IN PRRD’s July 24 SONA, he made it clear that the talks with the CPP-NDF have been aborted. Cancelled. “Peace is elusive,” he declared, with a tinge of exasperation. When Duterte invited the New People’s Army (NPA) in a sincere effort for a dialogue at the start of his administration, he took a great risk, in light of the grumblings of the military, to free some of their prize catch and entice the left with Cabinet posts. Blood and treasure were spent to capture these dissidents over the years and the burden fell on the soldiers, their families and the military institution itself.
Last July 15 to 17, another round of discussions was conducted in the Netherlands on the provisions on agrarian reform and rural development (ARRD). Positive advances were achieved as 60 to 70 percent of the common draft on the reforms stipulated in the comprehensive agreement on social and economic reform (Caser) were being agreed to. Another round of talks had been set for August to discuss the other remaining issues in the Caser. All of these discussions were aimed at finally ending the armed conflict.
Then the NPA ambushed a Presidential Security Group (PSG) team on July 19, on the Davao-Bukidnon highway, in Arakan, North Cotabato – five days before the SONA. This was the immediate trigger for the peace talks’ cancellation.
Prior to this, the NPA had been sporadically conducting skirmishes in the countryside and threatening businesses and public transportation plying the provinces, requiring owners to pay “revolutionary taxes”. Some of these extortionate practices have been reluctantly reported to authorities for fear of reprisal. But the economic effect and the cost of doing business had to be passed on to the customers and the riding public. But lately the ambushes and attacks on the ground have been bold—burning trucks and equipment of mining firms in the hinterlands. Lapanday Foods Corp. (LFC) is a case in point where hundreds of millions of pesos worth of property were burned and destroyed. And this was within the city limits of Davao.
“Simula ngayon, no more talks. I will prepare government. Lahat ng pera, gagastusin ko muna sa military, wala na muna iyang ano-ano. Sila ang unahin ko (From now on, no more talks. I will prepare government. I will spend the money first for the military. We will set aside the talks; I will prioritize the military) .”
Behind this bluster and moves and counter-moves by PRRD and the NPA are some salient points. Foremost of these is the heterogeneous nature of the current CPP/NDF/NPA. Most of the founders and original leaders of the communist movement in the country that spawned the Communist Party of the Philippines (CPP), its National Democratic Front (NDF) and its armed group (NPA) – are no longer in positions of authority. Most have been killed or have died off or have retired after stints in prison. The main personalities in exile in the Netherlands have been out of the country for decades and the face of this “leftist ideology” has changed. In one sense, Jose Maria Sison (Joma), the “primus interpares” of the left is no longer “in control”. The new breed of NPA no longer listens to these old leaders and operate under their own younger chain of command in the countryside. And the “open and legitimized” democratic front (NDF) is now populated by a younger generation with some of its elderly known leadership and icons co-opted into the Deegong administration with juicy cabinet and sub-cabinet level positions. Thus, DU30 has arrived at the conclusion that the current leadership and the whole cabal of the “communist group” no longer have the handle on their side to conduct the “peace process” with the DU30 regime. He has been speaking to the wrong set of leaders.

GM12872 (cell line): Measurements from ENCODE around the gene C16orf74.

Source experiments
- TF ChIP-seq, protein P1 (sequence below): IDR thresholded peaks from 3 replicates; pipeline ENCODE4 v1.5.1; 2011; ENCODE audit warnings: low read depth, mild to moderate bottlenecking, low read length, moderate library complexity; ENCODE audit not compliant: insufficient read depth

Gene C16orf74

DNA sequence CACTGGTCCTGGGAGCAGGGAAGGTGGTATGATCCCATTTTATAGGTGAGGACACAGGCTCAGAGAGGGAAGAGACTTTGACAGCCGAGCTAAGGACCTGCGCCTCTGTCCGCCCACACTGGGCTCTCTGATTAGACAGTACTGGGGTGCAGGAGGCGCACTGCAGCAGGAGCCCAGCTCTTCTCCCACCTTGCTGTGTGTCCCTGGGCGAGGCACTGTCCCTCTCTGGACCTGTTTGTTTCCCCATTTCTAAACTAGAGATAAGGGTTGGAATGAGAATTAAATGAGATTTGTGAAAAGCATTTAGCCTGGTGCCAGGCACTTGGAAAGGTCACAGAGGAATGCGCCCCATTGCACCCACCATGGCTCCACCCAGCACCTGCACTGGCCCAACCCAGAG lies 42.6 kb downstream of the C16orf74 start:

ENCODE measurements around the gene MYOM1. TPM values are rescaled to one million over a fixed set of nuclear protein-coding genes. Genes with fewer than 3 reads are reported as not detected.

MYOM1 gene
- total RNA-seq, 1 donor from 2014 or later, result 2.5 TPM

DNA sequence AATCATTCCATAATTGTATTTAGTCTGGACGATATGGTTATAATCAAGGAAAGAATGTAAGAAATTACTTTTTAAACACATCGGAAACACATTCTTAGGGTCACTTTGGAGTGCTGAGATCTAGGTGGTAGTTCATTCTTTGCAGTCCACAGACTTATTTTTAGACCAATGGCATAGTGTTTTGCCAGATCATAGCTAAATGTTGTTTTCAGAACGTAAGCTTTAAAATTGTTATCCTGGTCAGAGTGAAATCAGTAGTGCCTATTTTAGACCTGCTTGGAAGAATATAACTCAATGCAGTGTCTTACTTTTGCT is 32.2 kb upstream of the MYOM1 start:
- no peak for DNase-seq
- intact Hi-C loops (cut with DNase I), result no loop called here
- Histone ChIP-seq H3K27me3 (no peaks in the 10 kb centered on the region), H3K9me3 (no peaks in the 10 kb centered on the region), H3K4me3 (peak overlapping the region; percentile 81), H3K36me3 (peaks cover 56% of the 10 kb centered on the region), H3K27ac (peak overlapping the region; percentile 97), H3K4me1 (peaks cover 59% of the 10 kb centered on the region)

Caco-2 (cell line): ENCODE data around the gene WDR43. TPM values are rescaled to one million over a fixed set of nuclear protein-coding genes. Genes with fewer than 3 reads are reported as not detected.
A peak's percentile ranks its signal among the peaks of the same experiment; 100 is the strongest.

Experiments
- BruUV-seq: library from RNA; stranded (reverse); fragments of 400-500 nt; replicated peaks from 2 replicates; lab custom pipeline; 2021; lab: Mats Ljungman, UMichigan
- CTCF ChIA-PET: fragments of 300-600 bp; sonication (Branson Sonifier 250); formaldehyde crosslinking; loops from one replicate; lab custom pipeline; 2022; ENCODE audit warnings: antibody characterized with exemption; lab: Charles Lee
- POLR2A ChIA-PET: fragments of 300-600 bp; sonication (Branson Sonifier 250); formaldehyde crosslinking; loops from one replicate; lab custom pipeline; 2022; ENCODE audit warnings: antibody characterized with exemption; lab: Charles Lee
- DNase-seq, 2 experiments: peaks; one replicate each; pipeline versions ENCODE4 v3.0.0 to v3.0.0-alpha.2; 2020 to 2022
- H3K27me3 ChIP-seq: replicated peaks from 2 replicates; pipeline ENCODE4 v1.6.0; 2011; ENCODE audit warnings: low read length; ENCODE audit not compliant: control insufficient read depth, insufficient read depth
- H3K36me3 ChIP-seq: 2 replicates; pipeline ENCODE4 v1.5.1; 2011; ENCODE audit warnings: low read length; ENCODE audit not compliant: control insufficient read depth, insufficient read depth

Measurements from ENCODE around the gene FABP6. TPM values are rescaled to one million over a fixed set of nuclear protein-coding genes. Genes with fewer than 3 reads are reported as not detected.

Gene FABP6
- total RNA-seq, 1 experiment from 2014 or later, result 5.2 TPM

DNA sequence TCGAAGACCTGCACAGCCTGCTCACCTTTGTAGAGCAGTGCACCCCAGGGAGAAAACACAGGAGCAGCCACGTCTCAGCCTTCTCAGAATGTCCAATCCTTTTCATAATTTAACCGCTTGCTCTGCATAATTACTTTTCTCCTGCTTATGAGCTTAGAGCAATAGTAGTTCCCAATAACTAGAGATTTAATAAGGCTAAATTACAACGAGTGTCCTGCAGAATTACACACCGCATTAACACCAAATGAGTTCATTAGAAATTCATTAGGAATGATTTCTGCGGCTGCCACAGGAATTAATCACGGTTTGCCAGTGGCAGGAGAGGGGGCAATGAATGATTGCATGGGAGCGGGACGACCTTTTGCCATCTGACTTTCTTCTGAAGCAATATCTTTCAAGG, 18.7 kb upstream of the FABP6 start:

A minor distraction in the peace process is that the citizenry too, and a growing number of people in the military, have become wary of government spending for these talks held outside Philippines and for personal side trips after the sessions of delegates gallivanting all over Europe.
If ever the peace process is to resume, back-door talks will have to be re-started. And more importantly, with the right personalities in the CPP/NDF/NPA camp who are in “control of the guns”. It would help to provide stricter rules that ensure greater accountability in both sides for those who fail to observe ceasefire agreements. Giving peace a chance should not just come from the government, but from the CPP-NDF-NPA as well. Peace is not just something that is agreed upon by a couple of delegates, not even by a mere signed document from both panels.
The alternative that PRRD has presented in the SONA is not a solution and in fact is scary. In a pique, Duterte ordered PNP Chief Ronaldo dela Rosa to get rid of the NPA “whatever it takes”. After pacifying the Marawi situation, Duterte wanted Dela Rosa to focus on pulverizing the NPA. With the state of our police forces under incompetent leadership, and its hands full in the elimination of drug-related crimes and problems, the police forces as they are now structured are simply a formula for disaster. PRRD of course is aware of this and understands that professionalizing the police forces is an imperative before they can carry the brunt of the fight against insurgency.
But the Deegong must realize too that the solution to this decades-old insurgency is basically the application of social justice for all, the rooting out of the causes of poverty, and simply good governance, not exclusively through the barrel of a gun. And this requires the whole government with the backing of the citizenry to “own the peace process”.